Saturday, 21 April 2007

Book Review: The Good Fairies of New York (Martin Millar)

I need to get my mind off a number of things, AND blow off some stress at the same time, so I'll probably be slightly more prolific here in the next few days. Not a bad thing, considering I have hardly been very regular with updates lately, right?

Anyway, it's the Weekend. Another book review coming up. And maybe later, I'll post my SPIDER-MAN 3 Not-A-Review. (yes, I've watched it. GYAHAHAHA!)

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Title: The Good Fairies of New York
Author: Martin Millar

Synopsis (from Amazon.com):
The Good Fairies of New York tells the fish-out-of-water story of two Scottish thistle fairies who find themselves in Manhattan. The fairies hook up with two humans, Kerry (complete with colostomy bag) and Dinnie (antisocial in the extreme), finding time to help both get their acts together. A book that brings together race riots and Scottish folklore, The Good Fairies of New York is anything but a typical fairy fantasy.

What I liked:
  • Pretty damn funny
  • Pretty trippy too
  • Easy to read and not confusing
  • The Ramones!
  • I liked that even fairies have different nationalities and each one has different characteristics
  • The fairies are hilarious, especially the two main ones (who were inspired by the Ramones to start a Fairy punk rock band)

What I didn't like:
  • Some parts felt like Miller was just throwing in something jsut to keep the story going
  • But other than that, nothing much I didn't like though I would have preferred a much neater tying up of the loose ends in the end though...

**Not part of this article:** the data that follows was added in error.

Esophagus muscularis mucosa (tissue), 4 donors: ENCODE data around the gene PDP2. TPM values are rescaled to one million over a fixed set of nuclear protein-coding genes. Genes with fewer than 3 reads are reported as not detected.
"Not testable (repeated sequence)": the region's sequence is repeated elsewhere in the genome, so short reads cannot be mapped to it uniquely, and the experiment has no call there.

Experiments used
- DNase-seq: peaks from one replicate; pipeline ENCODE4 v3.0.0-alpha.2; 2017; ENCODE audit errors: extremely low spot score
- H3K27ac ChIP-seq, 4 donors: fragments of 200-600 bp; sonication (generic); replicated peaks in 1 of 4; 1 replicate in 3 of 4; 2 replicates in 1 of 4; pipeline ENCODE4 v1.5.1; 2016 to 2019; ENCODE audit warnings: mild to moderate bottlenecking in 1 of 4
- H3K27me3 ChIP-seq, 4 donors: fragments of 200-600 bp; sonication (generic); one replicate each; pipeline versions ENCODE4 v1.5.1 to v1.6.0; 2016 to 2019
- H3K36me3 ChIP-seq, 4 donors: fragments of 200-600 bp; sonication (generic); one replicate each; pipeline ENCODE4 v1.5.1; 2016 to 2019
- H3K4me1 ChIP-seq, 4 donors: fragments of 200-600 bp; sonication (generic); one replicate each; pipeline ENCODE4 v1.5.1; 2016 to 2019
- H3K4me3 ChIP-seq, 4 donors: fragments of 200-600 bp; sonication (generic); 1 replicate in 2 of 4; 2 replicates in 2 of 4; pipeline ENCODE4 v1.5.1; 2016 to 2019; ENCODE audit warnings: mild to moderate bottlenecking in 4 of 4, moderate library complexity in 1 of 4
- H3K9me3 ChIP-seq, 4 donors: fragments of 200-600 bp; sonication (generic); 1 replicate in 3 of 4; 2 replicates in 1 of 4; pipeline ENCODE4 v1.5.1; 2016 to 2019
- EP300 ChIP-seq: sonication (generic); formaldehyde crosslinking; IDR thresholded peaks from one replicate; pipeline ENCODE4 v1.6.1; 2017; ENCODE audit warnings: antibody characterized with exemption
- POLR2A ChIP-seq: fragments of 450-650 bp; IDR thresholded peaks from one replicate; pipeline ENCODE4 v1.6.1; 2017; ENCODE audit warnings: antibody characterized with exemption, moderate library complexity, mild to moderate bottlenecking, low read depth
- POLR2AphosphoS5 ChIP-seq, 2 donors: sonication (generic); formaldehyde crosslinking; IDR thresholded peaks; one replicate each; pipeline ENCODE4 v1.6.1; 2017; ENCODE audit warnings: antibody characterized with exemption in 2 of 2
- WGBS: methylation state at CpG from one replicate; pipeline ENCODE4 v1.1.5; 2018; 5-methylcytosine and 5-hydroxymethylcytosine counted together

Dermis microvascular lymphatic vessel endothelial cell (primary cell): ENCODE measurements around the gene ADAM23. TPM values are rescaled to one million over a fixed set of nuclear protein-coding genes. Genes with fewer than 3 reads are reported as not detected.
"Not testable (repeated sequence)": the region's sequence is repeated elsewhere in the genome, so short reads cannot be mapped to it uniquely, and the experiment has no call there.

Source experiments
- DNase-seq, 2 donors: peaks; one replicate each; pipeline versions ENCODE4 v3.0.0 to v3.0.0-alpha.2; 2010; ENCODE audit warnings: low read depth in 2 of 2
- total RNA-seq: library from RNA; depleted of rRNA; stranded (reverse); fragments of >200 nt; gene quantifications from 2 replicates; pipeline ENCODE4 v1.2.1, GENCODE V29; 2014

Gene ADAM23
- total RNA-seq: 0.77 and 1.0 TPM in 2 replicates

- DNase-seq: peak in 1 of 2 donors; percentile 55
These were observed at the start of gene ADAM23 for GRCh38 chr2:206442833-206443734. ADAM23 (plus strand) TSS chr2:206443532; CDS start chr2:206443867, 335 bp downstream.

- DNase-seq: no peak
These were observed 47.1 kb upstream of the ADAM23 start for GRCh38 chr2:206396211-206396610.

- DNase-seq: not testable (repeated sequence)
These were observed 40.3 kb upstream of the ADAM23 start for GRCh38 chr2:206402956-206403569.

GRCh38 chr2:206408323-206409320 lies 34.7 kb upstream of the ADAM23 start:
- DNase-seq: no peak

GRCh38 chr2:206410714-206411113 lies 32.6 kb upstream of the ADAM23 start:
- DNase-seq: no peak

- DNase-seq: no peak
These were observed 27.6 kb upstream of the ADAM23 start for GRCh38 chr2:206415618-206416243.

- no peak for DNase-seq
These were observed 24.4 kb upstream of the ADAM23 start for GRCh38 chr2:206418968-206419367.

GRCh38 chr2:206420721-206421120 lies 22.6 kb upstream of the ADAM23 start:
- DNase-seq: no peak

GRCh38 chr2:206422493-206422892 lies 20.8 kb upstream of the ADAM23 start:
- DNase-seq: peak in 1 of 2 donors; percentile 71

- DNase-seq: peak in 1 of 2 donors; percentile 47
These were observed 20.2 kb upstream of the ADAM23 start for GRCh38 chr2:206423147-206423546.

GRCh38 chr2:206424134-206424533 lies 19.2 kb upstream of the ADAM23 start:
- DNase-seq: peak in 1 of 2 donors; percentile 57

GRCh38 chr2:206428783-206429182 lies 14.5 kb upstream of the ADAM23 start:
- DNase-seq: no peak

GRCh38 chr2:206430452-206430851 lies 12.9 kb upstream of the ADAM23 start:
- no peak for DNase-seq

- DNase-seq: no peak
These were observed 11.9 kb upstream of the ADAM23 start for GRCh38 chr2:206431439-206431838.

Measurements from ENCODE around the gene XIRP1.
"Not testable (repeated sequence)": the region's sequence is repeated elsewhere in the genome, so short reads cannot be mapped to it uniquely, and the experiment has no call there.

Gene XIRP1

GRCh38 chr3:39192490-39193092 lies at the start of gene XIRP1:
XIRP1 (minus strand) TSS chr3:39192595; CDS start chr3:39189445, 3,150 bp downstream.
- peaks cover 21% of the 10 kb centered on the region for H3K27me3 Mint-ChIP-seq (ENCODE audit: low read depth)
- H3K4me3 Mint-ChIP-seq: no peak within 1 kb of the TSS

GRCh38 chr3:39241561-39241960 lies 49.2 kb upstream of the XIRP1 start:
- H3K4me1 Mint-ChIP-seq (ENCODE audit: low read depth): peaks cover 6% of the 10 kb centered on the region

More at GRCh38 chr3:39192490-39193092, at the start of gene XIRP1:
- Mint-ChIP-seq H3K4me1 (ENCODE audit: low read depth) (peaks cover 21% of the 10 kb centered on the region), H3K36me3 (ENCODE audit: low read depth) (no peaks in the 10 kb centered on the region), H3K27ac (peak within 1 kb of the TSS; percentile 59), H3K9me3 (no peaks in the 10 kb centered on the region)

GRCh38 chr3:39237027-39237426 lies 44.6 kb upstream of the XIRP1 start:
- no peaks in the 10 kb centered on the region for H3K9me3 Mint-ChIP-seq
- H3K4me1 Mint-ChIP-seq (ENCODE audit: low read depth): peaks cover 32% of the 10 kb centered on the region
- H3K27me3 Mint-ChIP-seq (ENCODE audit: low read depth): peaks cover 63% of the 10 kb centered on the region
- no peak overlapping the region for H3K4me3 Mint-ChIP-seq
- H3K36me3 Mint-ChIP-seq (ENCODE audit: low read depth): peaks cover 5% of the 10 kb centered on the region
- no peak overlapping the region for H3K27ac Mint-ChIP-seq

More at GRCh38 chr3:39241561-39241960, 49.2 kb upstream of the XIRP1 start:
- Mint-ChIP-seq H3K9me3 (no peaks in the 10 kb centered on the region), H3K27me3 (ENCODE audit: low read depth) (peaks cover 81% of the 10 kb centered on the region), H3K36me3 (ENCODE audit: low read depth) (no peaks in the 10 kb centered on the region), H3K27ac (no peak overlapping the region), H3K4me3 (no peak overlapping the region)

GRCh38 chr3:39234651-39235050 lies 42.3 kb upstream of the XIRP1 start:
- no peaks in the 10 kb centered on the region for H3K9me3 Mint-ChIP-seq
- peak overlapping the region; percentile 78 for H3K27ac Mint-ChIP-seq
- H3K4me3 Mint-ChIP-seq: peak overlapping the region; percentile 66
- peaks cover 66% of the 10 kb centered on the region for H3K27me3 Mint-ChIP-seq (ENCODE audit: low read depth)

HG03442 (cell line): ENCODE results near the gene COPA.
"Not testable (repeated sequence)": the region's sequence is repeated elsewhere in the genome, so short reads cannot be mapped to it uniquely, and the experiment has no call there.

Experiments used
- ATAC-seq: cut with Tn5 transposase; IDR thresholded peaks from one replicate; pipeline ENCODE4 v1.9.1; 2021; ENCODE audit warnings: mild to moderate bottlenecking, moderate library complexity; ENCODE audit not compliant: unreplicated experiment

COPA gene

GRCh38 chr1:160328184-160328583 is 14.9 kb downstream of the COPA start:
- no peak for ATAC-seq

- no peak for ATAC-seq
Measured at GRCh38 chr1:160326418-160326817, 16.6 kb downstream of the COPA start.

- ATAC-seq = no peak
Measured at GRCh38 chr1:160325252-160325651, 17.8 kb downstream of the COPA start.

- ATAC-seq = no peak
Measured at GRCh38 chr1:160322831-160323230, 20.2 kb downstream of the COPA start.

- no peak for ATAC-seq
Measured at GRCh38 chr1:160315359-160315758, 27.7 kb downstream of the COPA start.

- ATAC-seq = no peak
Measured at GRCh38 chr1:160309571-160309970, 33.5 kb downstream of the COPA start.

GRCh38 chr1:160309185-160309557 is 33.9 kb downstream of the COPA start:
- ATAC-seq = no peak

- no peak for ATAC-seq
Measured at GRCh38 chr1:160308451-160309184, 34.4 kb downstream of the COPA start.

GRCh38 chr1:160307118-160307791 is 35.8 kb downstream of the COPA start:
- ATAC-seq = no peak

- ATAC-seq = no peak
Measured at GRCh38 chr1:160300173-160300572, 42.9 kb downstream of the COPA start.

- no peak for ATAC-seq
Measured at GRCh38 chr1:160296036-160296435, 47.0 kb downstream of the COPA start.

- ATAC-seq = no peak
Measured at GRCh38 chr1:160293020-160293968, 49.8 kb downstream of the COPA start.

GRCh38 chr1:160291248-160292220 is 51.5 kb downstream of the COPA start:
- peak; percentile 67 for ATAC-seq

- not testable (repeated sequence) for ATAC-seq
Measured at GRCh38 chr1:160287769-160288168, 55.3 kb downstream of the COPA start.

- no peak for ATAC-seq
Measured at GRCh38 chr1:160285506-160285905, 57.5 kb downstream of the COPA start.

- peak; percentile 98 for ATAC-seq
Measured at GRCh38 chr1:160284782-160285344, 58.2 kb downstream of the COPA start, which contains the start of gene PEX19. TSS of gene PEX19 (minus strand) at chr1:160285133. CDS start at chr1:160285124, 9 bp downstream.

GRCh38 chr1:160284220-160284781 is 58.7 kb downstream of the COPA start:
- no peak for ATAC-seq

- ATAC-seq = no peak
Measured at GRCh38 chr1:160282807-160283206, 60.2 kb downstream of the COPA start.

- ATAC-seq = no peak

Summary:
To tell the truth, I bought this book on impulse because of three things:

1) I liked the cover (Who says you can't buy a book by its cover eh?)
2) I thought the title was interesting
3) There was an introduction by Neil Gaiman (So I'm a sucker, sue me)

Anyway, I don't regret buying this at all. It was one heck of an entertaining book, with interesting characters, some interesting plots going about the whole thing, and a lot of fairies flying around wrecking havoc. What's not to like?

Miller's writing is very simple and catchy as well, and I practically breezed through the whole thing without once scratching my head in confusion as I'm wont to do with many of Gaiman's books (which is hardly a bad thing, seriously, but still gives me a headache nonetheless).

I really liekd the way he just let the whole thing go on this whole roller coaster ride, throwing in new elements all the time, and mixing it all up to make one rip-roaring adventure that sometimes doesn't make sense but then, that's fantasy comedy for you.

It's a damn fun book to read, especially if you've always thought that fairies were always a little goody-two-shoes for your liking. Here, the fairies play The Ramones, want to start a punk rock band and their king wants to force them all to work in sweatshops. It ain't no wishy-washy Enid Blyton fairytale, this, but it's still one heck of a trippy fun read.

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